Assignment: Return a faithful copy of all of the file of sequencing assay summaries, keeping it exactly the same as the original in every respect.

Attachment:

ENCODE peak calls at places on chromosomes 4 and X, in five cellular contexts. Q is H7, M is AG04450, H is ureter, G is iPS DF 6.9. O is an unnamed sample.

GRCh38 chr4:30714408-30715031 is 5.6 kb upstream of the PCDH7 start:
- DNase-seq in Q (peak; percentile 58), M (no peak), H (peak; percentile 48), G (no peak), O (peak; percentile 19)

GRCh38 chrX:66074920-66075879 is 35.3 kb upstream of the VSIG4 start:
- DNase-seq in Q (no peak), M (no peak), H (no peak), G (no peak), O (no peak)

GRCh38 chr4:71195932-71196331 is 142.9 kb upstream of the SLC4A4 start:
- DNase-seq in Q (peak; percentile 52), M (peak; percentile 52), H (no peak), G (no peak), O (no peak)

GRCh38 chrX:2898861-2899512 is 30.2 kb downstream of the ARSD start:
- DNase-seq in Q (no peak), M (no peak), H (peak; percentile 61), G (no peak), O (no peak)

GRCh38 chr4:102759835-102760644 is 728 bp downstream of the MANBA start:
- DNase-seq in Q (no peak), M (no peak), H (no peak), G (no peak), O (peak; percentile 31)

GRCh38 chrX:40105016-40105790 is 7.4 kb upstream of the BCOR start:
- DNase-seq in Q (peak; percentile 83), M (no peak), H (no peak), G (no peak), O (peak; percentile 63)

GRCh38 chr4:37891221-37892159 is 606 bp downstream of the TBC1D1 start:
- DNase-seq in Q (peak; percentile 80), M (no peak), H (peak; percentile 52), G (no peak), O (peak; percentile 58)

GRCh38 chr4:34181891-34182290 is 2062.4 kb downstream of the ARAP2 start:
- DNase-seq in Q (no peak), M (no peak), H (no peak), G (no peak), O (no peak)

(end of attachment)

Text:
ENCODE peak calls at places on chromosomes 4 and X, in five cellular contexts. Q is H7, M is AG04450, H is ureter, G is iPS DF 6.9. O is an unnamed sample.

GRCh38 chr4:30714408-30715031 is 5.6 kb upstream of the PCDH7 start:
- DNase-seq in Q (peak; percentile 58), M (no peak), H (peak; percentile 48), G (no peak), O (peak; percentile 19)

GRCh38 chrX:66074920-66075879 is 35.3 kb upstream of the VSIG4 start:
- DNase-seq in Q (no peak), M (no peak), H (no peak), G (no peak), O (no peak)

GRCh38 chr4:71195932-71196331 is 142.9 kb upstream of the SLC4A4 start:
- DNase-seq in Q (peak; percentile 52), M (peak; percentile 52), H (no peak), G (no peak), O (no peak)

GRCh38 chrX:2898861-2899512 is 30.2 kb downstream of the ARSD start:
- DNase-seq in Q (no peak), M (no peak), H (peak; percentile 61), G (no peak), O (no peak)

GRCh38 chr4:102759835-102760644 is 728 bp downstream of the MANBA start:
- DNase-seq in Q (no peak), M (no peak), H (no peak), G (no peak), O (peak; percentile 31)

GRCh38 chrX:40105016-40105790 is 7.4 kb upstream of the BCOR start:
- DNase-seq in Q (peak; percentile 83), M (no peak), H (no peak), G (no peak), O (peak; percentile 63)

GRCh38 chr4:37891221-37892159 is 606 bp downstream of the TBC1D1 start:
- DNase-seq in Q (peak; percentile 80), M (no peak), H (peak; percentile 52), G (no peak), O (peak; percentile 58)

GRCh38 chr4:34181891-34182290 is 2062.4 kb downstream of the ARAP2 start:
- DNase-seq in Q (no peak), M (no peak), H (no peak), G (no peak), O (no peak)